by Chris Chaffin - Tuesday, October 30, 2018
In May 2018, some 320 individuals representing more than 40 states and 100 different organizations attended the first-ever R3 (Recruitment, Retention and Reactivation) Symposium in Lincoln, NE. The purpose: “Provide a venue for partners focused on the growth of hunting, angling, target shooting and boating partners—collectively referred to as the outdoor community—to gather, strategize and ultimately accelerate the current state of national efforts to recruit, retain and reactivate participants in outdoor recreation.” Symposium organizers called response to the symposium “overwhelmingly positive” as the event provided an unparalleled opportunity for agencies, industries and NGOs (non-governmental organizations) to share, learn and develop opportunities to accelerate current R3 efforts.
Samantha Pedder, director of business development for the Council to Advance Hunting and the Shooting Sports (Council), noted that as a community, our collective goal is to increase participation in outdoor recreation. A process to reach such a lofty goal requires not only the dedication of significant resources, she said, but also “a steadfast commitment to reviewing and adjusting the way the community manages some of its most valuable resources—the participants themselves.”
Symposium attendees participated in facilitated work sessions examining Business Practices of the 21st Century and how to evaluate the impact of R3 efforts through “strategic partnerships,” as well as how to most effectively continue a centralized national effort. The symposium also created the “opportunity for all four state fish and wildlife agency regional R3 committees to meet simultaneously and identify areas of significant need to advance R3 efforts at the state and regional level.” In moving forward, the Council established that it will work with those regional committees to prioritize the identified needs and then begin to facilitate opportunities to address them.
As outlined in a symposium report, work sessions and R3 Regional Committee meetings identified the following three closely related themes as points to focus on in developing future R3 strategies.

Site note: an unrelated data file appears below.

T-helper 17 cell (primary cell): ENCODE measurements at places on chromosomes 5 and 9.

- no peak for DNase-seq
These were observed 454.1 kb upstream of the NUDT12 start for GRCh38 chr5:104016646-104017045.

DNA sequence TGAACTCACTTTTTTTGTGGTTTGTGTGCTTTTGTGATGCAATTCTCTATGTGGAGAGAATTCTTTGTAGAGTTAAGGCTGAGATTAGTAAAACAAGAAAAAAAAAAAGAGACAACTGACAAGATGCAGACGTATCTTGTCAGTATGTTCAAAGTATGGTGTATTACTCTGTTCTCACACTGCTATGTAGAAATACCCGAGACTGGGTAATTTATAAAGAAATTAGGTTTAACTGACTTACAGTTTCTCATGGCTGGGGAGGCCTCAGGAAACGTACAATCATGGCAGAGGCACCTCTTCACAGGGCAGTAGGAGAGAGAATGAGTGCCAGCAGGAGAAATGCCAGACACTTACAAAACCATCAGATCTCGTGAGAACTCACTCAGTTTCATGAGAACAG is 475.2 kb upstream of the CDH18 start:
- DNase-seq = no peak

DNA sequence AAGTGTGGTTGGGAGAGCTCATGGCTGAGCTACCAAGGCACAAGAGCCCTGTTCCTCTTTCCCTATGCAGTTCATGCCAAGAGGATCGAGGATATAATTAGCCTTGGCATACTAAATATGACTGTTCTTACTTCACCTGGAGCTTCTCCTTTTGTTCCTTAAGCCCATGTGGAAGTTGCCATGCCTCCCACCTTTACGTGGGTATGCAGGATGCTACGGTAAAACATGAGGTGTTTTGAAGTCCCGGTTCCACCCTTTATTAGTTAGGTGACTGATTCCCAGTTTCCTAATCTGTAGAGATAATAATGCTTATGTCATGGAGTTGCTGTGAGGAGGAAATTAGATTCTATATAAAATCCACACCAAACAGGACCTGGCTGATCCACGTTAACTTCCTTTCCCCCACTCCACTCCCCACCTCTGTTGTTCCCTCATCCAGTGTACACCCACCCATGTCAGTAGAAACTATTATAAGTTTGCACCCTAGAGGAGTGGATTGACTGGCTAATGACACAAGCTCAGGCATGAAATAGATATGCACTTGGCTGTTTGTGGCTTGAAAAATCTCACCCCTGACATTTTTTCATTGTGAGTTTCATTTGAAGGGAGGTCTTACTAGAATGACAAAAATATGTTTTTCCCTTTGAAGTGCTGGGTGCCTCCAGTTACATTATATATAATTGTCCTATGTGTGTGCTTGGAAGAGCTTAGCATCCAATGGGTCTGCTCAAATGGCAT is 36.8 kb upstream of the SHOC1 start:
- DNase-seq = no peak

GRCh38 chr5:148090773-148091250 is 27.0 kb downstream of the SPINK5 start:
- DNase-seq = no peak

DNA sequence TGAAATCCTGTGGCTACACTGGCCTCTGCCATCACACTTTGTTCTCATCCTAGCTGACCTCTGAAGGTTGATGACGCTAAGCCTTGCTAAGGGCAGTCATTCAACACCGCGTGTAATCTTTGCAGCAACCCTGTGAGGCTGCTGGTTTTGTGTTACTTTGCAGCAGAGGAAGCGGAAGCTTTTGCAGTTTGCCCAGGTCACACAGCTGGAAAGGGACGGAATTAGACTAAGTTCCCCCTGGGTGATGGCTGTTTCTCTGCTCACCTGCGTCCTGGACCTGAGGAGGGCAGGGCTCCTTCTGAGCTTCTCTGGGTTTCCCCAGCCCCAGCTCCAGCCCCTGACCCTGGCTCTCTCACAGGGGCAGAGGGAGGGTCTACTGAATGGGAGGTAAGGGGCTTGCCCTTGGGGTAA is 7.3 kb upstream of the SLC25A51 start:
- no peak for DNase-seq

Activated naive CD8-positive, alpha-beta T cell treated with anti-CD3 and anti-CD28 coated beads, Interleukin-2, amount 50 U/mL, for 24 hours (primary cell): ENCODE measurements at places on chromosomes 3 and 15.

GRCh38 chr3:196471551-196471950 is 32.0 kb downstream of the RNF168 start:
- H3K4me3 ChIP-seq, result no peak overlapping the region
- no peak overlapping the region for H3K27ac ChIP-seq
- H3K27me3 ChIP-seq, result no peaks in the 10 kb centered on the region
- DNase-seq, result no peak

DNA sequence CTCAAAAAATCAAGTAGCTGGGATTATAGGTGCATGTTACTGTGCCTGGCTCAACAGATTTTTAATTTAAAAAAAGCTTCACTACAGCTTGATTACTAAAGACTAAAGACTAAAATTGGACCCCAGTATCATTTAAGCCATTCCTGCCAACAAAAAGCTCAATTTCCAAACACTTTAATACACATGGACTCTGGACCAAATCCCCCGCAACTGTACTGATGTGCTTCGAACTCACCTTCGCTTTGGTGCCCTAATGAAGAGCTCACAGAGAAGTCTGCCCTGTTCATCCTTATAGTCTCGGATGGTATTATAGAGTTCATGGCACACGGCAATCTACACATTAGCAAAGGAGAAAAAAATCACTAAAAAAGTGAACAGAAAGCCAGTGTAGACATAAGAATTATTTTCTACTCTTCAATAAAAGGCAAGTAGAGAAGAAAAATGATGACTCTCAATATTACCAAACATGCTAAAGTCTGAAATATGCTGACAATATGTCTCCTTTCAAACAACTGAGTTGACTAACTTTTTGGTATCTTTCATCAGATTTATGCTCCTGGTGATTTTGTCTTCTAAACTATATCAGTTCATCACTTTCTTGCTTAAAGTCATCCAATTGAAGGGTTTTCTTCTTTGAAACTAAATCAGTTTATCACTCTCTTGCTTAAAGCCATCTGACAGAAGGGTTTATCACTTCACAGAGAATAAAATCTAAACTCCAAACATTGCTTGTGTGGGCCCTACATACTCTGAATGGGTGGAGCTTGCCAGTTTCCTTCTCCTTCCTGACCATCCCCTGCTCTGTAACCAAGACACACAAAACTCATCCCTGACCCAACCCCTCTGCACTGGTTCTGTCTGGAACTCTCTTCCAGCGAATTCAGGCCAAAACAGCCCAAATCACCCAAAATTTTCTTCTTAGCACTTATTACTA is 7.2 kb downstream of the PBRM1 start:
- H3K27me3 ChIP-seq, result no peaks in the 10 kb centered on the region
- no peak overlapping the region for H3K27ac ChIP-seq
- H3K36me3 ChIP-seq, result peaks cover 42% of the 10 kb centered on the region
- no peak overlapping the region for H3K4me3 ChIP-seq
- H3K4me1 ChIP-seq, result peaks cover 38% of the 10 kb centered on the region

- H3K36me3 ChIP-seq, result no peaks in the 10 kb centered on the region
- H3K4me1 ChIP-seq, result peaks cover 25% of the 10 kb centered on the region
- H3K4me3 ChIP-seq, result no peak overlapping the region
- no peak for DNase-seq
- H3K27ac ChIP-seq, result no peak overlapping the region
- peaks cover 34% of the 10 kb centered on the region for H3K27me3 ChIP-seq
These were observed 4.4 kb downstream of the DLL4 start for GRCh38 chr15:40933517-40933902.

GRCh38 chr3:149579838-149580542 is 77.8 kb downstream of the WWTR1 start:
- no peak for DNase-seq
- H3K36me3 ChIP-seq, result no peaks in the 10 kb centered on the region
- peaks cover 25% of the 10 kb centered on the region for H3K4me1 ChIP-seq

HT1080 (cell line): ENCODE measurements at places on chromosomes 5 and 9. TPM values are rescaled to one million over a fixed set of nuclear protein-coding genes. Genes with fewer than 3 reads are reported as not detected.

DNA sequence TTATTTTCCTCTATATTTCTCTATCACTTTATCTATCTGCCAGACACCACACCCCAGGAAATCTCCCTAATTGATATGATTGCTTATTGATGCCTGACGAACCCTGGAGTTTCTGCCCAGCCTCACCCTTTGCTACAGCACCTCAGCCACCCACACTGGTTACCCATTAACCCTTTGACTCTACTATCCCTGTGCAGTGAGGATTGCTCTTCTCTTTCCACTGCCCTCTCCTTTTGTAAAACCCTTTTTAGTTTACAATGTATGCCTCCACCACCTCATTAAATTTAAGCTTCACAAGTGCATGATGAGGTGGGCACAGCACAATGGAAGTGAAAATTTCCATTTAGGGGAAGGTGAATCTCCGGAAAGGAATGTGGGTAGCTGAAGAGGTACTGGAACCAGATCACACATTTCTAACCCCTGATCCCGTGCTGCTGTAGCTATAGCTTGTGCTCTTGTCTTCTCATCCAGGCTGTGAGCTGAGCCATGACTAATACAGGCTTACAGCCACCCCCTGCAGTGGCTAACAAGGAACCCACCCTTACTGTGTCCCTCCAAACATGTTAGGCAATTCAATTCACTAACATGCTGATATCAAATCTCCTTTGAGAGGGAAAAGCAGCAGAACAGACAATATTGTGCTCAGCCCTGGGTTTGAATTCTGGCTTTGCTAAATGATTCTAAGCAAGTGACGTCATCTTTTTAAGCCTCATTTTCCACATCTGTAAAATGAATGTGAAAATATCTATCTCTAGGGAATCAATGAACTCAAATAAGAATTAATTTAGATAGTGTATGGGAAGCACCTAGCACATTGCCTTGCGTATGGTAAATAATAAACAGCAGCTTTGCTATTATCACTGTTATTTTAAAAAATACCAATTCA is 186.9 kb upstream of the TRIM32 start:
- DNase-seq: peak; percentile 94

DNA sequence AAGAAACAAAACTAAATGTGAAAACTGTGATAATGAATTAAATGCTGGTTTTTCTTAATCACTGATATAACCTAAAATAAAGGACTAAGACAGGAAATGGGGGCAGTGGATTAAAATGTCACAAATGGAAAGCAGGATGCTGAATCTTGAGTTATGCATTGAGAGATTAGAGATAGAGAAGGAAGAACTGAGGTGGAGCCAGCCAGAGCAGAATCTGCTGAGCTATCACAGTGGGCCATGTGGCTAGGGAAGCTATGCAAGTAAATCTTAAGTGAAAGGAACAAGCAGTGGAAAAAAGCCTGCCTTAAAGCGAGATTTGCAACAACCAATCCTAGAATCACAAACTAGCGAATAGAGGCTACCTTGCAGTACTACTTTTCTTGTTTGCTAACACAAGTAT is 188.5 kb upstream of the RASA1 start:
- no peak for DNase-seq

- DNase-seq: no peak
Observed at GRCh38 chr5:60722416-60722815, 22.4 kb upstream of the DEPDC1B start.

Regional R3 committees also identified different areas of need to promote the success of R3 efforts, including: Institutionalize R3 and Develop Organizational Buy-In; Marketing, Evaluation and Research; Mentoring and Training New Participants; and Partnerships and Regional Structure.
In addition, organizations focused on mentoring new outdoor participants met to share information and updates on their respective programs. They discussed the ongoing need for mentors and identified areas of focus for future mentoring efforts.
It was noted that future R3 efforts and events should consider the themes as well as regional needs as they may represent the next immediate challenges organizations will face in advancing R3. Attendees’ comments demonstrated that there is much work to be completed by R3 professionals and the collective conservation and outdoor recreation-based community if it is to increase participation in outdoor recreation.
In a post-symposium survey, 50 percent of attendees felt the symposium “achieved” its first three objectives, including: understanding the current status of R3 efforts, identifying current R3 challenges and strengthening R3 partnerships. The fourth objective, covering enhanced efforts and the implementation of strategies to address current R3 challenges (such as learning to evaluate programs and better understand an element of the National R3 Plan) received a 43 percent rating. This indicated to symposium organizers that there is “opportunity for future events and conferences to expand on the tactical and ‘how to’ aspects of R3.”
Like so many other conservation challenges, rebuilding the population of, and support for, the American hunter will not be easy or fast. However, the focus given to the need for a stronger future for hunting and hunters by the collective participants and organizations at the R3 Symposium bodes well for the outdoor community and industry. And because the effort will be challenging, sportsmen and women once again will be vital cogs in the wheel of change. We all need to be committed and involved.
Editor's Note: Photo courtesy of the Council to Advance Hunting and Shooting Sports
About the author: Chris Chaffin has been an outdoor communicator, educator and partnership manager for more than 40 years. On the national scene he has represented several prominent companies in the outdoor community and served two terms as treasurer of the Professional Outdoor Media Association (POMA), eventually taking on the roles of vice-president, president and chairman of the board. In 2007, he launched Chaffin Communications, Inc., a communications consulting company focusing on the outdoors. In 2012, with support from the Outdoor Adventure Dream Giveaway, Chaffin founded and currently manages the Outdoor Adventure Conservation Fund, a Florida non-profit established to encourage and facilitate more people participating in traditional outdoor activities.
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